REL 113: Old Testament Faith and History.       Prophets.                           RJDKnauth

I.  Former Prophets (Histories – “Deuteronomistic History”: Joshua, Judges, 1-2 Samuel, 1-2 Kings)
     Historical Prophets:
         Samuel (Saul, David)
         Nathan (David, Solomon:S)
         Ahijah (Jeroboam: N)
         Elijah (Ahab:N)
         Micaiah ben Imlah (Ahab, Jehoshaphat)
         Elisha (Joram, Jehu: N)

II.    Latter Prophets / Writing Prophets – collections of sayings (poetic) mixed with biographical narrative.

     A. Major Prophets:  Isaiah, Jeremiah and Ezekiel.

1.    Isaiah: S (1st part: Hezekiah, 2nd part: Exile, 3rd part?)
        Issue of unity / dispute over authorship (test-case for conservativism).
        Collection of sayings, judgements, etc. Part matches Kings.
“Isaiah of Jerusalem” (1st Isaiah)– within Royal Court of Hezekiah. Davidic Theology.
        Trust Yahweh and wait for fulfillment. No alliances!
        Ch. 6 “Call Narrative”: Kingship of Yahweh, Vision of Divine Council.
            Need for cleansing. “Here am I – send me!”
        3 major crises: Syro-Ephraimite alliance against Judah; Fall of Samaria; Sennacherib Invasion.
        “Song of Vineyard,” “Emmanuel” sign - relevance to Syro-Ephraimite war.
        Alliance against Assyria as “Covenant with Death.”
        Ch. 37-39 re invasion of Sennacherib matches Kings word for word:
           both draw from “Annals of the Kings of Judah.”
2nd Isaiah (Ch. 40-66): Significance in Exile. Comfort!
        Payment for sins is complete, prepare for return (through desert).
        Men wither like grass, but “the word of the LORD endures forever.”
        Arguments against idolatry: “Do you not know? Have you not heard?”
            “To whom will you compare God?”  Idols ridiculed.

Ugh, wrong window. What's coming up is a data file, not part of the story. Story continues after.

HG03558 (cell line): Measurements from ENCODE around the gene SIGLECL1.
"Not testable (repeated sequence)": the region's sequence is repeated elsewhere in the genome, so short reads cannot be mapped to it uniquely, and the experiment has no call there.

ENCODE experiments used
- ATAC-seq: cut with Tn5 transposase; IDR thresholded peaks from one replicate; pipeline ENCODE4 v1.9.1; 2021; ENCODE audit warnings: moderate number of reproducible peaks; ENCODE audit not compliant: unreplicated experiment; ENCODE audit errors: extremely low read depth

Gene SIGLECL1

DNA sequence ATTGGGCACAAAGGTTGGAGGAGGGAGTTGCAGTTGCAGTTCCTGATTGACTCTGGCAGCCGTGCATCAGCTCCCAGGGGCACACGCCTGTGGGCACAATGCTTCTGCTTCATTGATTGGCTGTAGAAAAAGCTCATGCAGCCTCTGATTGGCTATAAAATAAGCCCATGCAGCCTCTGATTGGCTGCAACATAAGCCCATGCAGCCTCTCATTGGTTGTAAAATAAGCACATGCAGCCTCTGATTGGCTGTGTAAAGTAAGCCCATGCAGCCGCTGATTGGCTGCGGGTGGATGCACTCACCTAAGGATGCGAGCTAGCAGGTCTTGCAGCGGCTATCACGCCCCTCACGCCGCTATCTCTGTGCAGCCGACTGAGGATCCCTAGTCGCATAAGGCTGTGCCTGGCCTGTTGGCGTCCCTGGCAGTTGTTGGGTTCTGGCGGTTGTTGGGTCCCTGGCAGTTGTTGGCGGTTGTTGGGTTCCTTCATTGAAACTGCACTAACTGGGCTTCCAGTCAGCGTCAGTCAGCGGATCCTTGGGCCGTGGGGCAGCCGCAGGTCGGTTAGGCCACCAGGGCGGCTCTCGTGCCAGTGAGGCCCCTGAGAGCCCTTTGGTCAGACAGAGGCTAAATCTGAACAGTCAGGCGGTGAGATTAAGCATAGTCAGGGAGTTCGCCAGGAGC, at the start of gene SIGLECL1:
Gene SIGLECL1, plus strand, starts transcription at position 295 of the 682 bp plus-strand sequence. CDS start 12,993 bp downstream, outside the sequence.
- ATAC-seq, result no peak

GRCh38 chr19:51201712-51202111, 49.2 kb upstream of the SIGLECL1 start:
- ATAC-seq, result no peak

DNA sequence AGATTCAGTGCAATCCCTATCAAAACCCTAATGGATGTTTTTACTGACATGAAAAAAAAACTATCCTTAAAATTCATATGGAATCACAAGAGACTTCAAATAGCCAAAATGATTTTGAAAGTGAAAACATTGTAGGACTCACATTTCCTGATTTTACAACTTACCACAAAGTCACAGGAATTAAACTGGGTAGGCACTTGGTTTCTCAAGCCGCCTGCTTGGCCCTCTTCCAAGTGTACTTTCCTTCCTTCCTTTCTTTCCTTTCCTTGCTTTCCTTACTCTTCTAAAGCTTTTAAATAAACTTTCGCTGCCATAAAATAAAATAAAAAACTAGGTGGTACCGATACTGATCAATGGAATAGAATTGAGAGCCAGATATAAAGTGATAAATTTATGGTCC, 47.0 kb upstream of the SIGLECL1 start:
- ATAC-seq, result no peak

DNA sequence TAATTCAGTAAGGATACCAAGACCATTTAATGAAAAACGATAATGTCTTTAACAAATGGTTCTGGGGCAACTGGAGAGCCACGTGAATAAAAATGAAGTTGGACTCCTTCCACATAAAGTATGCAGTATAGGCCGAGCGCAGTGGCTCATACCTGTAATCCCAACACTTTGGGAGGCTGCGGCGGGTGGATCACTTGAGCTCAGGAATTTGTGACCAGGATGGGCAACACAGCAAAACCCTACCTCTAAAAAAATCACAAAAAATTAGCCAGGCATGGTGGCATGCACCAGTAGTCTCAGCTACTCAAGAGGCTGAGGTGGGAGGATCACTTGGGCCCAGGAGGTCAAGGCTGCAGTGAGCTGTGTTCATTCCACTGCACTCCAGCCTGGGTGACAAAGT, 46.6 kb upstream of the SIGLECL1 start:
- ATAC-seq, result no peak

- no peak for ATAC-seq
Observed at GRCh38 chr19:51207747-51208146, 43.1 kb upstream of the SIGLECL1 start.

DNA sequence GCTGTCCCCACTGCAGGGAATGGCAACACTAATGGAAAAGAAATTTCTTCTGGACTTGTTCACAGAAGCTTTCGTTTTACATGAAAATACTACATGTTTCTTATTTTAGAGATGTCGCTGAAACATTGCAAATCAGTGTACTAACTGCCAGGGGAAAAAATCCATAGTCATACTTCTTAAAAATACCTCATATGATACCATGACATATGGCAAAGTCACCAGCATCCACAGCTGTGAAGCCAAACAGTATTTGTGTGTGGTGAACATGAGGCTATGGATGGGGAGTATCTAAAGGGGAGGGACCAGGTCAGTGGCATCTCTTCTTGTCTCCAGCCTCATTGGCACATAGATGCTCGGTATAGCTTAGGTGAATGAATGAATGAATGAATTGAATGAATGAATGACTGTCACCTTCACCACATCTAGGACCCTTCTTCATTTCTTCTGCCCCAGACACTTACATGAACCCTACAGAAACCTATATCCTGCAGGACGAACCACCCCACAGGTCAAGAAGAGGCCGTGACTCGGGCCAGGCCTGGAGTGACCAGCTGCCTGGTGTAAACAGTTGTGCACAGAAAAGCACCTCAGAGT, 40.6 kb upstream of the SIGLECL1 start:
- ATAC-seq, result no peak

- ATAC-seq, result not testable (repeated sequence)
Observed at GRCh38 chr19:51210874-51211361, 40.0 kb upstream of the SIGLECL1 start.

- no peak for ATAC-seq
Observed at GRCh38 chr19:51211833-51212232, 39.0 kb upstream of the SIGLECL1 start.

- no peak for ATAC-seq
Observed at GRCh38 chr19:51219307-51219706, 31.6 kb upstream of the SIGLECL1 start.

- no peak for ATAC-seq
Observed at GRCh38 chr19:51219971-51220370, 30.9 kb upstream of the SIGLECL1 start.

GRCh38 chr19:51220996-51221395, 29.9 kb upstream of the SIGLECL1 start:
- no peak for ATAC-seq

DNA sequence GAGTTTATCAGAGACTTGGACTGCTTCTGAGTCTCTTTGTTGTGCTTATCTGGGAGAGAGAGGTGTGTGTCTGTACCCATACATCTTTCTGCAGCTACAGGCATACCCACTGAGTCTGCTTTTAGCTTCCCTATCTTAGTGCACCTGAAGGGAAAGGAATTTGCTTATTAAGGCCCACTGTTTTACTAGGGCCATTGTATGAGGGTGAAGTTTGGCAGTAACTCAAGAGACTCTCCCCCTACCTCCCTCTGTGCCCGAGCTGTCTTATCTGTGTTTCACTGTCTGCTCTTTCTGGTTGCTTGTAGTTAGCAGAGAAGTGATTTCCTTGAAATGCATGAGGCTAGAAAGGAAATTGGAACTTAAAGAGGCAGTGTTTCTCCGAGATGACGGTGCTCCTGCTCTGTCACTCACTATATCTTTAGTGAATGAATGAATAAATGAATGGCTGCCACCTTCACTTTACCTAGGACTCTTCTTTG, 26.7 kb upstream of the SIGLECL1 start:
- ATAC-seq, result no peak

“Servant Songs” – Messianic prophesy.
Possible 3rd Isaiah (Ch. 56-66): Significance in Restoration?
ecurring themes in all give sense of unity…  "school"?


2.   Jeremiah: S [+ Lamentations] (Josiah > Exile in Egypt) Priest.
        Connections with Deuteronomistic History.
        Hebrew text vs. Greek Septuagint: major difference in length, order of chapters.
            Both versions at Qumran (no concern for single, authoritative text).
        Book consists of: Prophetic oracles and Biographical Narrative (by Baruch the scribe).
        No alliance with Egypt! - (taken there against his will)
        “Temple Sermon” – critical of Solomon, Temple (remember Shiloh – don’t rely on Temple).
        Reforms threaten livelihoods.
       Oracles against the nations; prediction of the fall of Jerusalem, exile
            (despite theology of the invulnerability of chosen place).
        Burning of Jeremiah’s scroll; persecuted, stuck in well; taken to Egypt against his will.
        “Confessions” cursing day of his birth.
        But also predicts restoration: buys land in Jerusalem and buries the deed.
        Vision of “New Covenant.”


3.           Ezekiel: S (Exile in Babylon) Priest. “Son of Man” title.
Connections with “Priestly” redactor of Pentateuch?
Receives “call” in exile (vision of Cherubim, wheels).
“Watchman” burdened with responsibility for sins of nation: must warn!
Prophetic Symbolism: (Lie on side for a year and a month; cook food with excrement for fuel; shave head with sword; forbidden to mourn for his dead wife; pack for exile, dig hole in side of house with hands and crawl out…)
Vivid Imagery and Recurrent Themes:
   Two adulterous sisters = Israel and Judah in foreign alliances.
   Shepherd imagery: Kings don’t care for flock.
   Sword of Judgment=Babylon as God’s instrument of punishment to explain the fall of Jerusalem.
  Vision of the valley of dry bones = spiritual dryness, revival: “Can these bones live?”